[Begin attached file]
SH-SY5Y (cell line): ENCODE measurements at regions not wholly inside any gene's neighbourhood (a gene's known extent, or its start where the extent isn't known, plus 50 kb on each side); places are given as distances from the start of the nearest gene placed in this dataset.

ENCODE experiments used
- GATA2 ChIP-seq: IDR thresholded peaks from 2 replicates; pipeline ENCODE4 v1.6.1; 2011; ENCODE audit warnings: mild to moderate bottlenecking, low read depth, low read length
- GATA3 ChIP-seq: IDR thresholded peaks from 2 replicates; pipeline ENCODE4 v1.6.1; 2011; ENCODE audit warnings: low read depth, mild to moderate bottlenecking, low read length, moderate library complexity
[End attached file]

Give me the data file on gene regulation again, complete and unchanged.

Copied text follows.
SH-SY5Y (cell line): ENCODE measurements at regions not wholly inside any gene's neighbourhood (a gene's known extent, or its start where the extent isn't known, plus 50 kb on each side); places are given as distances from the start of the nearest gene placed in this dataset.

ENCODE experiments used
- GATA2 ChIP-seq: IDR thresholded peaks from 2 replicates; pipeline ENCODE4 v1.6.1; 2011; ENCODE audit warnings: mild to moderate bottlenecking, low read depth, low read length
- GATA3 ChIP-seq: IDR thresholded peaks from 2 replicates; pipeline ENCODE4 v1.6.1; 2011; ENCODE audit warnings: low read depth, mild to moderate bottlenecking, low read length, moderate library complexity